5 exercises that every runner should be doing

Essential training tips for runners

As a runner the only training that you need to do is running, right?! But whilst it’s true that the majority of your training should be running, you also need to ensure that your body is strong enough to cope with the increased load. A small amount of strength and conditioning work can go a long way; it can help to prevent injuries and can also improve running form and efficiency. However, as I discovered last year, the exercises that you do, need to be functional. There’s little point in being a pro at doing exercises on a mat if you can’t then apply strength or core stability whilst running! With that in mind, I’ve put together my top five running specific exercises.

Written by Louise Damen

Louise is a two-time England Cross Country Champion and a former European XC Trials winner. She has also represented GB at various international events and her marathon PB is 2:30:00.


Runner touch

This exercise is great for working on glute strength and leg stability, both of which are essential for injury prevention. Start in a textbook running position, with one knee held high at 90 degrees to your torso. Balancing on one leg, hinge at the hip to touch the toe with the opposite hand. Make sure that the standing leg stays stable and prevent the knee from collapsing in to the midline. To do this you will need to switch your glutes on. Return to the running position without losing your balance. For added strength you can do this exercise whilst holding a dumbbell or a kettlebell. Try three sets of 8-10 reps.

Calf raises

Every time that your foot strikes the ground an impact of more than three times your bodyweight travels up through your lower legs. That’s a lot of shock for your calf muscles to absorb! It goes without saying that your calf muscles and Achilles tendons need to be strong enough to withstand this impact.

Stand on a step with your heels hanging over the edge. Raise up onto your tip toes and then concentrate on lowering your heels slowly back to the starting position. Once you have mastered lowering on both legs you can progress to single leg. Aim to build up to three sets of fifteen reps.

Tibialis posterior exercise

Your tibialis posterior is an incredibly important muscle and tendon when it comes to stabilising your lower leg. It plays a major role in helping to control the medial arch in your foot, which helps to prevent over-pronation.

Sit on the floor or a chair and loop a thera-band around your foot. Anchor the thera-band around a fixed object. Turn your foot inwards against the resistance of the band as if to look at the sole of your foot. Check out this video for a demo. Aim to build up to three sets of twenty five reps.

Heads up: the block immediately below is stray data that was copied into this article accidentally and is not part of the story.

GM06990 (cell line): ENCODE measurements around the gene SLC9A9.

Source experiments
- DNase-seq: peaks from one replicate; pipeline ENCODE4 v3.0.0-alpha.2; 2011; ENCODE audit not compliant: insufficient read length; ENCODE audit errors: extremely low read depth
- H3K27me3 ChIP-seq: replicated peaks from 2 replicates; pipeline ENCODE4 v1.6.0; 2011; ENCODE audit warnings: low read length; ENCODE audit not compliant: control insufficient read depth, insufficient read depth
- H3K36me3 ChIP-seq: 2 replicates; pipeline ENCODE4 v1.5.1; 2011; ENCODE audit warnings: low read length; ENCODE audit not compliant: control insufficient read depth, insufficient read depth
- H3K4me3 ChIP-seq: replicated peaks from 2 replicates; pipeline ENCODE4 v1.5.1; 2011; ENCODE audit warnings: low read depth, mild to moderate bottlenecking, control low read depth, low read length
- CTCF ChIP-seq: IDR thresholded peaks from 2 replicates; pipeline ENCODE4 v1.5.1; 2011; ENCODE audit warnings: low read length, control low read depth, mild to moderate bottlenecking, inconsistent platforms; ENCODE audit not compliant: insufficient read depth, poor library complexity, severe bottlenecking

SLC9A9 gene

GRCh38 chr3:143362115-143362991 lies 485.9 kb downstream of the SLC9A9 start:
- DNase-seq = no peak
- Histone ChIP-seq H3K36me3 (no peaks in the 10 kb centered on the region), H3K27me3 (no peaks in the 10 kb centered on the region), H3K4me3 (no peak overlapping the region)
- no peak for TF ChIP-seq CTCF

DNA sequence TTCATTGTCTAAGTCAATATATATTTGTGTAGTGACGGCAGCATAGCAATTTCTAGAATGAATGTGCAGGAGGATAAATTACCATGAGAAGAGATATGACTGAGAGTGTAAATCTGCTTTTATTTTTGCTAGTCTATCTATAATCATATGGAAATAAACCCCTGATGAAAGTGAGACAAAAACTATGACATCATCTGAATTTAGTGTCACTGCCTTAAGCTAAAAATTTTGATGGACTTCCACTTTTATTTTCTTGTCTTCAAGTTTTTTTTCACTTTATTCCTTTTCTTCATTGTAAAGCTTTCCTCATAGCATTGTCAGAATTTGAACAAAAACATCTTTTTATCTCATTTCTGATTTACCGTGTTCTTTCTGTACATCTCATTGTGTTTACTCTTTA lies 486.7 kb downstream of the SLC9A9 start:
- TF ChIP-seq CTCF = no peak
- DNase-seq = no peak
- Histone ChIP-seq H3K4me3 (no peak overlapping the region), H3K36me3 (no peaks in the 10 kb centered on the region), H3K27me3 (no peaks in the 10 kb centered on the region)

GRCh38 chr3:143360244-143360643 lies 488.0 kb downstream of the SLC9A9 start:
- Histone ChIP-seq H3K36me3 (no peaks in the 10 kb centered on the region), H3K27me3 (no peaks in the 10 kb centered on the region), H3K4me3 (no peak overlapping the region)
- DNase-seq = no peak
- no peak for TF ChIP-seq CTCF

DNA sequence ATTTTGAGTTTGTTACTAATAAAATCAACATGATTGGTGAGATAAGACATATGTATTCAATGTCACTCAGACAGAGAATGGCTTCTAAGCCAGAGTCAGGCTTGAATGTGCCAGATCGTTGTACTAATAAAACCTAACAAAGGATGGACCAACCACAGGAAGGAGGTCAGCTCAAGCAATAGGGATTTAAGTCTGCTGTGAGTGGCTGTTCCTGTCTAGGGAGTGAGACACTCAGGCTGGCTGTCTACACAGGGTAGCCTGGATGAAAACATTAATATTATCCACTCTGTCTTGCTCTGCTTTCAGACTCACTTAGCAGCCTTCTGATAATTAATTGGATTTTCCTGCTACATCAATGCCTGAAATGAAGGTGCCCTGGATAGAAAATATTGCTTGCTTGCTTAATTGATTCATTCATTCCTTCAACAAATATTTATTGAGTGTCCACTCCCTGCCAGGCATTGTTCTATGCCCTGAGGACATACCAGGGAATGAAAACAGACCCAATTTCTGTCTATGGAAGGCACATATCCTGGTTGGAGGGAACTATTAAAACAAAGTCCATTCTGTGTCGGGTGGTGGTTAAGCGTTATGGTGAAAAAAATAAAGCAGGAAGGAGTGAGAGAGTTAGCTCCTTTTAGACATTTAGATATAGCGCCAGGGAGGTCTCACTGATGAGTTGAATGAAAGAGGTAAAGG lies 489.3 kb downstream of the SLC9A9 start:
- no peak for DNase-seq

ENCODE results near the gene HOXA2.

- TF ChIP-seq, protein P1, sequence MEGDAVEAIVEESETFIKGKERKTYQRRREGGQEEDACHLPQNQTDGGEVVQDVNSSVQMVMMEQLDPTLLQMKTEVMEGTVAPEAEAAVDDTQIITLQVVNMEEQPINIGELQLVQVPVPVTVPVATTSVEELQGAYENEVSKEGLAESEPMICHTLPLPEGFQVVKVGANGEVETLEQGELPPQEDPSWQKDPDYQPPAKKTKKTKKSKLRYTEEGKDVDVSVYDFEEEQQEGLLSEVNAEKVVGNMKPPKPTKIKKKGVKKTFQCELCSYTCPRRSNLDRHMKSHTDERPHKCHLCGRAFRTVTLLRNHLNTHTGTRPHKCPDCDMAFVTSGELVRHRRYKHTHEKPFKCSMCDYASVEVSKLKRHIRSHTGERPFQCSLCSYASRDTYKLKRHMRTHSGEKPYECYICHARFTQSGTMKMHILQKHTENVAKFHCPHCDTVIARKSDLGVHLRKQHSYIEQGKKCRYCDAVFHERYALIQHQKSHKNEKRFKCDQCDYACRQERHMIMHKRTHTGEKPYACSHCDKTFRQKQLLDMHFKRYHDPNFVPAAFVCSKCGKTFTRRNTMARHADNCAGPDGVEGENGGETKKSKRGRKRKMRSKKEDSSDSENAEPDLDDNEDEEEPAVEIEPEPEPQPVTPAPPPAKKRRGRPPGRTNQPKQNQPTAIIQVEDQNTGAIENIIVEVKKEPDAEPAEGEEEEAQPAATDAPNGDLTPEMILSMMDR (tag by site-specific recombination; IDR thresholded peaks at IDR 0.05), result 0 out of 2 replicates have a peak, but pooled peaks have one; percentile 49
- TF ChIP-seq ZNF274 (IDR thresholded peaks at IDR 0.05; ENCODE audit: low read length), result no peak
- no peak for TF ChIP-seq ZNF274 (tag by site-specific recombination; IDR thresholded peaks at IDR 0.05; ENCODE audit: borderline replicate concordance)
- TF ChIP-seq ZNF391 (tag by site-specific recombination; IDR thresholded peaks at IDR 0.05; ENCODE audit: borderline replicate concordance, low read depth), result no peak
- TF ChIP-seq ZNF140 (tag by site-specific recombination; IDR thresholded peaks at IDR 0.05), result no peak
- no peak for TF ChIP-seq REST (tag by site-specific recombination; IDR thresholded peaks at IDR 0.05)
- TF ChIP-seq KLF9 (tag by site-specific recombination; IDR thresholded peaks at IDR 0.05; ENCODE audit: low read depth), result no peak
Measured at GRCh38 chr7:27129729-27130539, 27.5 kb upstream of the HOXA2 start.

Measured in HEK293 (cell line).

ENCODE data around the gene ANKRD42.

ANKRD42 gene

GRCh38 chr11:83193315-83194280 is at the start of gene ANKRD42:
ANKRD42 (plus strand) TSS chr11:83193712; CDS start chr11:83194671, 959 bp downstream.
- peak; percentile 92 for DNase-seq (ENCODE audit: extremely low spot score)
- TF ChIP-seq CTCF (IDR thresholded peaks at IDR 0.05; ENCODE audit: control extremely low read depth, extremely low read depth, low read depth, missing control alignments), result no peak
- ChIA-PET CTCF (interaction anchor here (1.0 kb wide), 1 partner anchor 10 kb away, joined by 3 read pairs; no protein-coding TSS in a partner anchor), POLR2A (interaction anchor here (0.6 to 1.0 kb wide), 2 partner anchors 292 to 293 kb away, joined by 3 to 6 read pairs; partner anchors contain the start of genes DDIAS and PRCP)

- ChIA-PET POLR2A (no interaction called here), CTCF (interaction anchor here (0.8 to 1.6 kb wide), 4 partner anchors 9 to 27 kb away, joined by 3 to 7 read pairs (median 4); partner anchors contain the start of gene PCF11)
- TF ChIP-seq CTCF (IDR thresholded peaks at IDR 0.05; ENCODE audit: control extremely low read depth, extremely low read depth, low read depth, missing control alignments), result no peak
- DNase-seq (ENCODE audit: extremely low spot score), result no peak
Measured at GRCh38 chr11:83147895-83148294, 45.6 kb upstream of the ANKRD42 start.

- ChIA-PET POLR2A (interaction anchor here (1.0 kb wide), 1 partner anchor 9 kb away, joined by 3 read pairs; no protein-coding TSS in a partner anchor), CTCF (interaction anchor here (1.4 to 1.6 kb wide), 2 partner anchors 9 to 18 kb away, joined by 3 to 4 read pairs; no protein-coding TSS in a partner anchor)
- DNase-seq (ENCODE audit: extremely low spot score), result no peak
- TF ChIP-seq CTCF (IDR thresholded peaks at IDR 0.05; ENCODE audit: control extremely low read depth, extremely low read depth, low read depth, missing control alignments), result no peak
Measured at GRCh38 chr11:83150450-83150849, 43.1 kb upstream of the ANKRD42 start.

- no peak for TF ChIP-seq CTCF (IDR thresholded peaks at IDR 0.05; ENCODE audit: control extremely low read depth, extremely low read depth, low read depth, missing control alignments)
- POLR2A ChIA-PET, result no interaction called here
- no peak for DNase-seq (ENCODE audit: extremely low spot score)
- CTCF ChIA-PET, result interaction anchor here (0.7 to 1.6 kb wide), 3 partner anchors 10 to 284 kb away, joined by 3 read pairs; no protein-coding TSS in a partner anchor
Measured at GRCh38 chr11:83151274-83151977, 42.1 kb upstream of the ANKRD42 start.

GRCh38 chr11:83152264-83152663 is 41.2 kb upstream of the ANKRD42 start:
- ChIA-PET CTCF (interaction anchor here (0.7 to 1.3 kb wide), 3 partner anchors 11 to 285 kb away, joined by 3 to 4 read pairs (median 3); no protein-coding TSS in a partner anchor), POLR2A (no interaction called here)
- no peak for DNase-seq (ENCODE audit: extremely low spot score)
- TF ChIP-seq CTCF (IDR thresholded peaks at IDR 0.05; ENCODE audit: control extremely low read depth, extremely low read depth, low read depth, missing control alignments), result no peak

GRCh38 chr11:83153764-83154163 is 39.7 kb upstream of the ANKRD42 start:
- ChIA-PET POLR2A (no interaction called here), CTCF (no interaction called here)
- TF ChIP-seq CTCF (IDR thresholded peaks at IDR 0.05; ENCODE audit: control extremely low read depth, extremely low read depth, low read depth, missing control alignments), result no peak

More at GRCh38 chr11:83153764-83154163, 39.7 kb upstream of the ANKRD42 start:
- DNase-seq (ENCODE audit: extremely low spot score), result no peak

Mountain climbers

This exercise is one of the most functional ways of improving your core stability as you need to keep your trunk stable whilst moving your legs, which is essentially what you need to do whilst running.

Place your elbows on a swiss ball and assume a plank position. Brace your abs and then move one knee as close to your chest as possible. Don’t allow your back to sag as you raise your knee. Return to the starting position and then raise the opposite knee. Alternate back and forth. If you don’t have a swiss ball you can try the exercise on a bench or chair instead. Aim to build up to three sets of thirty seconds.

Walking lunges

Walking lunges are great for challenging your balance, proprioception and dynamic flexibility, as well as working on quad and glute strength.

Keeping your head and chest up, switch on your core muscles and take a wide step. Drop your back knee towards the floor. Be sure that your knee and ankle on your forward leg remain in alignment. Using your glutes, drive your hips through and take the next forward step. If you want to challenge your core stability and strength further, you can perform this exercise whilst holding a medicine ball above your head. Again, check out this video for a demo.

I hope these exercises help you to become a speedier and stronger runner. Happy training!

Comments (1)

  • renton 'I had to do most of them to recover after a sever knee injury, and even now that I'm fine I carry on doing them as they really improve my running. Fully recommended.'

    Report as inappropriate

You have been redirected to our desktop site

The page you were trying to access is not supported on mobile devices